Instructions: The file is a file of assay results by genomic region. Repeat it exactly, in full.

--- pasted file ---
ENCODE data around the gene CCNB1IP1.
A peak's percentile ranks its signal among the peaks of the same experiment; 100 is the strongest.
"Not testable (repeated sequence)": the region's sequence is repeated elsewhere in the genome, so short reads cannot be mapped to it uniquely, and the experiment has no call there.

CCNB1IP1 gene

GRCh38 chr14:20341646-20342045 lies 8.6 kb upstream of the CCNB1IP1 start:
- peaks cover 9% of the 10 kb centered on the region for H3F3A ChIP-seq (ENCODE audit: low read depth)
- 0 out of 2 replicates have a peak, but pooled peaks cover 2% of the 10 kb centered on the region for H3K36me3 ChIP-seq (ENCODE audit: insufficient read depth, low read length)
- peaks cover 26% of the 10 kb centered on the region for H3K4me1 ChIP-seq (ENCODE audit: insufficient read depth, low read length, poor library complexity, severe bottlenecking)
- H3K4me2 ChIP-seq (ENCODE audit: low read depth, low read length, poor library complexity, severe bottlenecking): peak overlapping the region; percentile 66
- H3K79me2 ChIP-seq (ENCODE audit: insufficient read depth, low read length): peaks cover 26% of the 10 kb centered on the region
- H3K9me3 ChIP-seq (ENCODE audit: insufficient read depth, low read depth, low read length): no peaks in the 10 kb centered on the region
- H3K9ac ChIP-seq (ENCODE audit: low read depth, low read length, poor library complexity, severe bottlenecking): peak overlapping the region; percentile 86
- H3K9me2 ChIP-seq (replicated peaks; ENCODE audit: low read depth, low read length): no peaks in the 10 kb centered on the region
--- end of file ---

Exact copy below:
ENCODE data around the gene CCNB1IP1.
A peak's percentile ranks its signal among the peaks of the same experiment; 100 is the strongest.
"Not testable (repeated sequence)": the region's sequence is repeated elsewhere in the genome, so short reads cannot be mapped to it uniquely, and the experiment has no call there.

CCNB1IP1 gene

GRCh38 chr14:20341646-20342045 lies 8.6 kb upstream of the CCNB1IP1 start:
- peaks cover 9% of the 10 kb centered on the region for H3F3A ChIP-seq (ENCODE audit: low read depth)
- 0 out of 2 replicates have a peak, but pooled peaks cover 2% of the 10 kb centered on the region for H3K36me3 ChIP-seq (ENCODE audit: insufficient read depth, low read length)
- peaks cover 26% of the 10 kb centered on the region for H3K4me1 ChIP-seq (ENCODE audit: insufficient read depth, low read length, poor library complexity, severe bottlenecking)
- H3K4me2 ChIP-seq (ENCODE audit: low read depth, low read length, poor library complexity, severe bottlenecking): peak overlapping the region; percentile 66
- H3K79me2 ChIP-seq (ENCODE audit: insufficient read depth, low read length): peaks cover 26% of the 10 kb centered on the region
- H3K9me3 ChIP-seq (ENCODE audit: insufficient read depth, low read depth, low read length): no peaks in the 10 kb centered on the region
- H3K9ac ChIP-seq (ENCODE audit: low read depth, low read length, poor library complexity, severe bottlenecking): peak overlapping the region; percentile 86
- H3K9me2 ChIP-seq (replicated peaks; ENCODE audit: low read depth, low read length): no peaks in the 10 kb centered on the region